it wasn't an easy decision. i didn't wake up one day with an epiphany that moving home was the answer to my problems.  

it was an arduous proces and a difficult deisio. on one hand, LA was everything I wanted. people were open minded. i didnt feel a need to conform to somethign - becasue there was nothing to conform to. In a lot of ways i owe my creative process and desire to create timeless art to this place. it revealed that purity and honesty is fundamental in art. i wasnt lying in the work i had created before - but i also wasnt forthright in my message and purpose. It forced me to step outside my comfort zone to define these things for muyserlf and my work.

[so often we never have to - and this is why we can become so engrossed in the lives and stories of others. It's much easier to externalize our desires through other people


Okay so WHY did I leave this? Essentially everything I had come to know about purpose had manifested during my time in Los Angeles. Wouldn't it be sabotage to leave and risk possible regression through the comfort, security, and conformity of home?

Fortunately, purpose is something that doesn't leave once found. It's sort of like fundamental truth. whether you believe in it or not it's still true. 

If anything I had come to discover that I needed Los Angeles much more than Los Angeles needed me. 


To be honest I don't feel like gushing out the last 18 months of my life upon request. especially when  most people are expecting a certain response - a response I can't deliver. Personal reasons. That's what I tell them.

They're looking for a Harry Potter defeats Voldemort triumph.  We want to believe in fairy tales. We want to have faith the little guy CAN win.

this explains the disappointment I felt from others in my return. As I exuded excitement seeing my long lost support group - many people responded perplexed. I did not get "Welcome home!" so much as I did "Welcome home?"

this response made me disappointed... and decently alienated. Why are the people who were cheering 

I was no longer just a friend or acquaintance 


That's the not the truth. and maybe I'm even rationalizing to myself when I say that if it wasn't  a fairy tale - it had at least catalyzed one.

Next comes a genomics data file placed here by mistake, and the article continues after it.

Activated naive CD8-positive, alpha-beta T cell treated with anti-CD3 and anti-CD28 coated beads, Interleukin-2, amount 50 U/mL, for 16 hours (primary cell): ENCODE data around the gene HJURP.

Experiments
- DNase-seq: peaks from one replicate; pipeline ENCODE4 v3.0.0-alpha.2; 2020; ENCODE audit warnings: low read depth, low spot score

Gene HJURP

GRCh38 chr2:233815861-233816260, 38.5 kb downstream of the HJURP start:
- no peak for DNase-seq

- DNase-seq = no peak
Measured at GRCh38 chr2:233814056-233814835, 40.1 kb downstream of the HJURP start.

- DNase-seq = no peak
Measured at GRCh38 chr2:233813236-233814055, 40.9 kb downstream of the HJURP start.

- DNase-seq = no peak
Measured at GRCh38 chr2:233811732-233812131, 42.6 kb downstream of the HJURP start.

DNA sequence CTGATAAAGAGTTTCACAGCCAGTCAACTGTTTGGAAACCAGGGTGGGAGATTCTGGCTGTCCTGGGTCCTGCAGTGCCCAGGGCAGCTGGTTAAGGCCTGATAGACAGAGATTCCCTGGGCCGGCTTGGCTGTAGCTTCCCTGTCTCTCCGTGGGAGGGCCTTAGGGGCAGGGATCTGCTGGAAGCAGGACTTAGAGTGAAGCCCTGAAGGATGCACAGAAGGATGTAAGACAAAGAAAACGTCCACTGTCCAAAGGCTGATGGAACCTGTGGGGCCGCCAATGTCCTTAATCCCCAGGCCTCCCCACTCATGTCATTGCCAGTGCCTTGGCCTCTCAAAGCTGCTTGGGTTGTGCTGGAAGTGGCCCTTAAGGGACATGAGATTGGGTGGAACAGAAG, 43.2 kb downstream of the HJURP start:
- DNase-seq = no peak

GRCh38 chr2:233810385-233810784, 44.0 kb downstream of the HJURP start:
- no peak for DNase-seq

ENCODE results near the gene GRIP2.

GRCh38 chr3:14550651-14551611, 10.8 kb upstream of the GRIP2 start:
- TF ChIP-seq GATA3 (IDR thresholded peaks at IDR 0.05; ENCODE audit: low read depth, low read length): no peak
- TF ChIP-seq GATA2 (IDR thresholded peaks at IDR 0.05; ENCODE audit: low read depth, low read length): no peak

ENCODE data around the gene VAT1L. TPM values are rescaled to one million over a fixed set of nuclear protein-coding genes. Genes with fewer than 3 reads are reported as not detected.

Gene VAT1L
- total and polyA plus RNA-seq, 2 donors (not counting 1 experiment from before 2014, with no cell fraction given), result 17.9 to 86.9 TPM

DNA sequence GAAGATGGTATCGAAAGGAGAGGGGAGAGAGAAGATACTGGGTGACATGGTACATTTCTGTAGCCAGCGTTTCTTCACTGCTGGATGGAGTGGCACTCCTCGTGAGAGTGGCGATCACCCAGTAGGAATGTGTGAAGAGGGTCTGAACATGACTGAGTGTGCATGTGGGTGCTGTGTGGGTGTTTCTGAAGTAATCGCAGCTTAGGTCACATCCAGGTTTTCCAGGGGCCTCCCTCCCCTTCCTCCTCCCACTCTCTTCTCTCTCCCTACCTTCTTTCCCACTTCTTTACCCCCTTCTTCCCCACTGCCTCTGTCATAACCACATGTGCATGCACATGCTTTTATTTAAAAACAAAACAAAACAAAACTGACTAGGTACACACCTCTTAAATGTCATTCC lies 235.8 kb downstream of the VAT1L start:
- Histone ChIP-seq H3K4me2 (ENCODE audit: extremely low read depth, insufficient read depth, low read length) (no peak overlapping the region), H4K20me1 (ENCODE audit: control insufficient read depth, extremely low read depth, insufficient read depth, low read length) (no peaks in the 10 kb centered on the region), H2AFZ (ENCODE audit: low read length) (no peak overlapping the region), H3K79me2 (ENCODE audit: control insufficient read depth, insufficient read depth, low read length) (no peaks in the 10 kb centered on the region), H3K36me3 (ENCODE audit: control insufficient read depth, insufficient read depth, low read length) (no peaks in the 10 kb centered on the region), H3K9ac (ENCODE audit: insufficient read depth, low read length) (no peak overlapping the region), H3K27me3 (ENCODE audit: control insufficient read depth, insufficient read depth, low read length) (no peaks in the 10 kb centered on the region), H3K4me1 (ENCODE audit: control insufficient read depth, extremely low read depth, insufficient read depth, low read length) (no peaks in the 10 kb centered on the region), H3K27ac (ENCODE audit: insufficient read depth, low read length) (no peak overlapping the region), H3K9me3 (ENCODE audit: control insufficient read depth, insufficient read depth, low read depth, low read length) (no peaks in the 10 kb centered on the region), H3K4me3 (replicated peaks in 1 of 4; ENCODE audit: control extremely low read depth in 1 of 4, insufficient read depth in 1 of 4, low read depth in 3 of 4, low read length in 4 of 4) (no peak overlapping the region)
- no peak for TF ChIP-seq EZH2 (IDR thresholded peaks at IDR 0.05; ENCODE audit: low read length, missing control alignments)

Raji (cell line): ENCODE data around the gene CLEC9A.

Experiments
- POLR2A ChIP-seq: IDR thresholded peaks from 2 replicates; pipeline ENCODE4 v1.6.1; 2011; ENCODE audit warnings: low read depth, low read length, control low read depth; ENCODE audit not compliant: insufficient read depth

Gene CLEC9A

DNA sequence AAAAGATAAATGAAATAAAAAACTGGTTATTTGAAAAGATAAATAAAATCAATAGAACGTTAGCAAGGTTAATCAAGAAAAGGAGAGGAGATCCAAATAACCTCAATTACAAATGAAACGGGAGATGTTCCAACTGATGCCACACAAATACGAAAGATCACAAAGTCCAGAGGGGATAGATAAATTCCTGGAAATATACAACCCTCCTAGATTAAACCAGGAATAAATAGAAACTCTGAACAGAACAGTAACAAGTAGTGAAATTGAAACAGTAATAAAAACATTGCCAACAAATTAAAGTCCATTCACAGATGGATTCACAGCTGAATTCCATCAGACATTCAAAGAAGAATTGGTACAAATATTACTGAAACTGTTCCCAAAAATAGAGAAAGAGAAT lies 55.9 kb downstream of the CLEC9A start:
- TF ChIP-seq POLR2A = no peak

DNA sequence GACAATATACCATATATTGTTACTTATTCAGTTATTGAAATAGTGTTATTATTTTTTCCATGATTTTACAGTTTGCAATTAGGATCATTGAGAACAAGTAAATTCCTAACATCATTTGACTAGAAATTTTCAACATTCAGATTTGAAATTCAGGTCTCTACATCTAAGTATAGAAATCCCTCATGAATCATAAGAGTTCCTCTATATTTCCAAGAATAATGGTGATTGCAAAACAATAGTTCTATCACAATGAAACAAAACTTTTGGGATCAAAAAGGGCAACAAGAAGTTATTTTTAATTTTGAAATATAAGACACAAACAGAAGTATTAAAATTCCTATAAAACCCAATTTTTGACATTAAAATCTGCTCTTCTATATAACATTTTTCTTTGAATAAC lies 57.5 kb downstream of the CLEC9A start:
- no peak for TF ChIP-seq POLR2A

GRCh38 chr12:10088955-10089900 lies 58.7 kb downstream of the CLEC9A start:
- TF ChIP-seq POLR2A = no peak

Los Angeles is far from a fairy tale - but it might as well have catalyzed one. It doesn't involve true love. It doesn't involve dragon-slaying. Hell, it doesn't even involve 1000 instagram followers (the

LA showed me what it takes to be successful... in all the ways contrary to what you'd expect from such a pretentious locale. 

I feel like we did that.

you know what's crazy? it almost seemed like a certain portion of my friends were disappointed I was home. 

Let me elaborate (so it doesn't seem I have questionable judgment in friends). I received a lot of support moving to LA. I  think in some ways the people who supported me most were living vicariously through me making that leap. 

the success/failure of the xperience was no longer relegated to myself - i shared it with those who had dreamt jsut as big as i did but for whatever reason wouldnt do it themselves. M

That might be my greatest influence in writing this. If you 


It's easy, understandable, and no one's going to chastise me for moving to be closer to family. 

And I'm not lying when I say that. Removing yourself entirely from your support system without gravitating into a new one is emotionally traumatizing (this strain can also lead to tremendous personal breakthroughs - but that's another thought).



I like to believe I "got what I came for" in my move to LA. In some ways that could sound like I took it for all it's worth and dipped. In many ways - quite the opposite happened. 


the longer i existed in a city with unlimited potential, the more i believed in my own. that meant i didnt have to suffer this check-to-check, dog-eat-dog culture i found myself. if anything



This approach contained benefits in its own right: lack of expectation, willingness to learn, openness to opportunity.